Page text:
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home : urban dwellings : urban dwellings August 29, 2014

9/19/2013 7:34:00 PM
FALLING AWAKE | Familiarity
By Mary Lou Sanelli

I would have sworn when I was younger that I’d never be capable of saying, “I don’t want to travel again for a long, long time.” The truth, I told myself back then, was always that I will travel for ever.

But I have been traveling, one city after another since May: Summer Dance Intensives, they are called — work I enjoy.

But even when I’m enjoying myself, there is a lot of comparing that goes on. Comparing is pretty much all I do for the first couple of days, especially when I take a walk through the neighborhoods. Immediately, I compare other lives to the one I left behind, with the doors and windows locked, full of stuff, figurative and real, in various stages of completion. 

And this is good. It’s all part of the traveling cycle, the complex question of “happiness.” 

I look around at the unfamiliar mountains rising steeply, or the foreign, sandy shore, inspired as much by the farmhouses outside of Wenatchee, Wash., as I am by the beach bungalows in Sequim, Wash. 

In fact, I drive myself a little crazy with all the comparing that fills my head as I imagine myself living in one kind of house or one kind of life — one after another, after another.

Connecting to oneself

But not to worry.

As the days pass, I begin to recognize that houses and people everywhere are just as I knew they’d be — more alike than different — and there are beautiful sunsets and terrible restaurants everywhere I end up.

And it all happens so fast (in hindsight), and then the tedious airport again and maybe a taxi, before I pull up to my place, where…now wait just a minute, doesn’t my own home look fantastic?

And that’s when I fall for familiarity again. Familiarity connects me — to me. So I go inside and warm to myself all over again, without the slightest doubt about the life I’ve worked so hard for. 

The refrigerator door closes behind me. And there it is, the familiar sound I know so well, the sound only my refrigerator makes when it shuts: wahoosh. It sounds so good, I open the door and let it close again — wahoosh. And I doubt, I seriously doubt, I will ever need to re-question that Belltown is where I truly belong from now on! Or that the feeling of home is not all it’s cracked up to be.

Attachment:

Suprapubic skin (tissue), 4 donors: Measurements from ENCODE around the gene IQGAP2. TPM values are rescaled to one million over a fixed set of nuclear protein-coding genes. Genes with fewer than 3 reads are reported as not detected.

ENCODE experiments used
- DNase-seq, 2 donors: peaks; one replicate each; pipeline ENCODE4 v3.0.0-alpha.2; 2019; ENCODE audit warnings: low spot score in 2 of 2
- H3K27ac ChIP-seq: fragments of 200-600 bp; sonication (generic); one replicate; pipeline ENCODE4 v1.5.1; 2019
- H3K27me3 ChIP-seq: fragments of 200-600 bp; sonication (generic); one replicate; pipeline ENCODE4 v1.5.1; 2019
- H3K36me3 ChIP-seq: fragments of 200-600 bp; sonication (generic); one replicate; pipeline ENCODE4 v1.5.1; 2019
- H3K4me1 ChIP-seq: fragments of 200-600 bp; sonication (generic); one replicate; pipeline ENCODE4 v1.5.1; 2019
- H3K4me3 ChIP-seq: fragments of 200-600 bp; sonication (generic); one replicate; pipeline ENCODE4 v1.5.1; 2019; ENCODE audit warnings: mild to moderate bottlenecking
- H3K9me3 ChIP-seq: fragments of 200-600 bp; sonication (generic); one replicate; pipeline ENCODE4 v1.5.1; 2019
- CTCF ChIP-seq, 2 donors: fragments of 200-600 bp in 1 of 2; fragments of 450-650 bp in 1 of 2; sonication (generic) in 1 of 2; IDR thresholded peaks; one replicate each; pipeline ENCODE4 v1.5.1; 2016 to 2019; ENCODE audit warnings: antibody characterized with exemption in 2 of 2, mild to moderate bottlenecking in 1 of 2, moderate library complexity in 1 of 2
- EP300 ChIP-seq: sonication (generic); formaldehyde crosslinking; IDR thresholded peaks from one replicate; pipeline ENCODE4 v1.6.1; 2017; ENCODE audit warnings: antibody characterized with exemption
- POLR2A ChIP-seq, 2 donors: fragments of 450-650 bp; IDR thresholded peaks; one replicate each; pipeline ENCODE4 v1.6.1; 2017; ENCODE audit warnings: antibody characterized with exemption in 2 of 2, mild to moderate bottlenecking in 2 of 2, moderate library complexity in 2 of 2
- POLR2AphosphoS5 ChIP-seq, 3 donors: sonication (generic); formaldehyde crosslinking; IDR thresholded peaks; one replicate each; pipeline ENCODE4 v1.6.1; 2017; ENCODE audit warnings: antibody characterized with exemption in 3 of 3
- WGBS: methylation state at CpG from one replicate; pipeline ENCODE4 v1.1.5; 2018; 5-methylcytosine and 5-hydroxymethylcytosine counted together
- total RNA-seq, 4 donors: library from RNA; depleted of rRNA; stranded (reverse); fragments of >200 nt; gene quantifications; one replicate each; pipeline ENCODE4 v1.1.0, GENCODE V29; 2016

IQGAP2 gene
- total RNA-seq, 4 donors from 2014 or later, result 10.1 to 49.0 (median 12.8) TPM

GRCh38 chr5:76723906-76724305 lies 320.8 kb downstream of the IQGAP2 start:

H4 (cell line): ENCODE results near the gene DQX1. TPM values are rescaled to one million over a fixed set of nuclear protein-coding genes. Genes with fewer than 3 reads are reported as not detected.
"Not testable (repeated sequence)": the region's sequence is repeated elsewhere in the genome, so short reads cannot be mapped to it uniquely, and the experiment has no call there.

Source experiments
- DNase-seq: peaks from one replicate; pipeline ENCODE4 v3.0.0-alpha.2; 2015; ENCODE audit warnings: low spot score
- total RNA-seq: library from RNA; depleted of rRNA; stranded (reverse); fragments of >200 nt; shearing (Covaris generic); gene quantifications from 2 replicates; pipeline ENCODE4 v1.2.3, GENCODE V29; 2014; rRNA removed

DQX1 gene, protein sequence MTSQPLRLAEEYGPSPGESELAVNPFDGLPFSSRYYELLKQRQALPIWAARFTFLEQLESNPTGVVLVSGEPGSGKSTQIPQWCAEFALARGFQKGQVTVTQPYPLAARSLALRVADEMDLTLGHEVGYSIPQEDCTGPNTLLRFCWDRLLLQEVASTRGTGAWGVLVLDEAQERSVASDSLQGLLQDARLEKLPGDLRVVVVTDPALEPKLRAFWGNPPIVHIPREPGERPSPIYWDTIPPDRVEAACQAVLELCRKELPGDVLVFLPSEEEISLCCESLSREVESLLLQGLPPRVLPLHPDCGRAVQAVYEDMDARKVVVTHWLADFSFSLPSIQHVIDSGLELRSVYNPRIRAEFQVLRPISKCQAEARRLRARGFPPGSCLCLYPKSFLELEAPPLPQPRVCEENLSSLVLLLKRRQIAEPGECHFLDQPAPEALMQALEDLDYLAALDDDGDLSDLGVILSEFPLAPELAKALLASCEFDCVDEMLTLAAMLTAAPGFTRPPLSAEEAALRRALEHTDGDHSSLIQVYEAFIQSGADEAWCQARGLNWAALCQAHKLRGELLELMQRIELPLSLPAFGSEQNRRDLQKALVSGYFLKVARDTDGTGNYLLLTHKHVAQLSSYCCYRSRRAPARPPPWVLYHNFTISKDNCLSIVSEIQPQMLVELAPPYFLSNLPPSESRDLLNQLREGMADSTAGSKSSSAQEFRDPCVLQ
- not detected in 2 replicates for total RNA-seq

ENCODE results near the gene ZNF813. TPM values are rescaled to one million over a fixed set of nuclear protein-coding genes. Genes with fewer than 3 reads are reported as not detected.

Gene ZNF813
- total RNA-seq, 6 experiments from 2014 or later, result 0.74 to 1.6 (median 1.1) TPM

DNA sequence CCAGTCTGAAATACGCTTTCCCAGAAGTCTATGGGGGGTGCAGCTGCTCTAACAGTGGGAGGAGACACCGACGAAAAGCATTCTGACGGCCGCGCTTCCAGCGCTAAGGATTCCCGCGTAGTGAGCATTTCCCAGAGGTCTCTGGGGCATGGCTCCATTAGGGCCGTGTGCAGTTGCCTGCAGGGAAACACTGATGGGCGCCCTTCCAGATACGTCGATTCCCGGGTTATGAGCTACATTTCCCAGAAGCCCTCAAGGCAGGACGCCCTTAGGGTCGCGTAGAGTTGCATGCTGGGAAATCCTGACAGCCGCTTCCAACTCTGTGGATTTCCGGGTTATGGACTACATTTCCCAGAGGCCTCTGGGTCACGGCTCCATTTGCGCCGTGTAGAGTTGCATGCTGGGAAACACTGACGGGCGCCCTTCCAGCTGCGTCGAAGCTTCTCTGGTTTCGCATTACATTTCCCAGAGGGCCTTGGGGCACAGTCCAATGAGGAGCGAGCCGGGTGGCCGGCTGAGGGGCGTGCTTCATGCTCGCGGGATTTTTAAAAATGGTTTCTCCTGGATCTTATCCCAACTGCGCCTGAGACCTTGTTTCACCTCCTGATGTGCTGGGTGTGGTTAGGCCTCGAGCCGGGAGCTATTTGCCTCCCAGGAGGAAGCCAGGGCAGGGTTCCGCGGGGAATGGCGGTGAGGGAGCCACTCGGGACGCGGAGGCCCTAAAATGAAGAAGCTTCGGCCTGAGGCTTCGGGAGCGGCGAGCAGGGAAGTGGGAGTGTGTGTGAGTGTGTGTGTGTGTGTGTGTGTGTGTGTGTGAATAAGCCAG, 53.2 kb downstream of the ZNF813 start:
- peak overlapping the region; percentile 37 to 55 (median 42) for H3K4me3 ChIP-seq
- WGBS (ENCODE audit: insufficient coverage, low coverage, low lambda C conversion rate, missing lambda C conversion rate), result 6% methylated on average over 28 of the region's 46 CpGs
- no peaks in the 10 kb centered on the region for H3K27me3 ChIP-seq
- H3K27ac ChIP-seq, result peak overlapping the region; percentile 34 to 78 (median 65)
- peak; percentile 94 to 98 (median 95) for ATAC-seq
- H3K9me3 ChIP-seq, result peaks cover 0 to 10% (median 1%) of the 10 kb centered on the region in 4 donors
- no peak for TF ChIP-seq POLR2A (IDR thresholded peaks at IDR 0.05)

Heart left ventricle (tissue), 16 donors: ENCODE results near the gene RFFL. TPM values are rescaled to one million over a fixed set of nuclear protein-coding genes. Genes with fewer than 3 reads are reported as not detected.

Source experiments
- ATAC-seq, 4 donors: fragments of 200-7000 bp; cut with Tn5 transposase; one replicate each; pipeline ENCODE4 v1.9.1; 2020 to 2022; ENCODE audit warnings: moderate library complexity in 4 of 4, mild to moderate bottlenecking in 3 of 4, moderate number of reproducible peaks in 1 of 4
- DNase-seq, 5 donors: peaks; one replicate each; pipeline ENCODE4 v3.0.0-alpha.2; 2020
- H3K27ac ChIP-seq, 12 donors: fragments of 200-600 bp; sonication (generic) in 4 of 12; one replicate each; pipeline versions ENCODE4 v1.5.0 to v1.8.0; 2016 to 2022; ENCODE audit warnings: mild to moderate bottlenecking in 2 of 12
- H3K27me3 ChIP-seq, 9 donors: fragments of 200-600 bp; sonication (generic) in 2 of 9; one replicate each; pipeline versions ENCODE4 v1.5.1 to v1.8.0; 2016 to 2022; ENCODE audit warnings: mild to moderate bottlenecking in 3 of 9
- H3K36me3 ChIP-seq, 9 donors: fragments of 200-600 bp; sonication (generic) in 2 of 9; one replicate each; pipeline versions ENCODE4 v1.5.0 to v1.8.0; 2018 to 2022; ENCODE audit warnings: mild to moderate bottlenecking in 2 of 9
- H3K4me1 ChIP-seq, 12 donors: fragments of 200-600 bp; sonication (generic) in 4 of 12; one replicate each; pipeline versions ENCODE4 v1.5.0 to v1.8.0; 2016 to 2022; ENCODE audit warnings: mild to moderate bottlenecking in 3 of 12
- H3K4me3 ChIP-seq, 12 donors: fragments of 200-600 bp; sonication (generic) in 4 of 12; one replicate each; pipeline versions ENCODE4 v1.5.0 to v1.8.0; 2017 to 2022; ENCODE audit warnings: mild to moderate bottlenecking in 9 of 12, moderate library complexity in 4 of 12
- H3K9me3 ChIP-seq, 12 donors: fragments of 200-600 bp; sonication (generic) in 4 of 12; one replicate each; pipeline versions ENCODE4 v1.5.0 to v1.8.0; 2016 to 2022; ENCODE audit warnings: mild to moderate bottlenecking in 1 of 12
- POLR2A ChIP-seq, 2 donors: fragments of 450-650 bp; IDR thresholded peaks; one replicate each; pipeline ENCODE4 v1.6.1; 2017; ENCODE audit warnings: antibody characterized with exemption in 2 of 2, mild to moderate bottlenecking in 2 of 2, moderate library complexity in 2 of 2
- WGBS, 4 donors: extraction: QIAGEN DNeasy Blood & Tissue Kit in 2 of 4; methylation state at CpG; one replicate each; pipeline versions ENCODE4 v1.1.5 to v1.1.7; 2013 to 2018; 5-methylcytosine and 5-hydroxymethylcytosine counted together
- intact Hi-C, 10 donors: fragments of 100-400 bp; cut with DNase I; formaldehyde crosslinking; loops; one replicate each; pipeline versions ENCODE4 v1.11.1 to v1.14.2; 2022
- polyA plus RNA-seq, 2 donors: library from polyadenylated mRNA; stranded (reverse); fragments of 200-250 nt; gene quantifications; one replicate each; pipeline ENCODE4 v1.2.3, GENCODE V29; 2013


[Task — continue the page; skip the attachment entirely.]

Next, I walk outside onto my tiny balcony to feel the moonlight that fills my sky, the breeze that shakes the petals off my potted plants. But I don’t want the maple branch to nudge the railing. 

It always reminds me that, to grow, I, too, need to shake things up — even if that sounds too schmaltzy or whatever.

Because I seriously doubt that I can pull off going to China to teach for two weeks, even if I did accept a really great paying gig in Beijing. 

Money can never top this kind of connection with everything and everyone I love, can it? Even the kind of money that is...wait, let me do the math...close to 10 times what I’d make teaching in Seattle and its dance-minded suburbs and surrounding towns in two years!

Back home

I wrote the above paragraphs back in July.

By mid-August, my travel bag was packed, my iPod loaded.

Beijing was a pleasure, but mainly for my bank account — not so much for me. 

The students were great, but I am so grateful to be breathing clean air again. I will never take air for granted again.

I don’t want to travel again for a long, long time.

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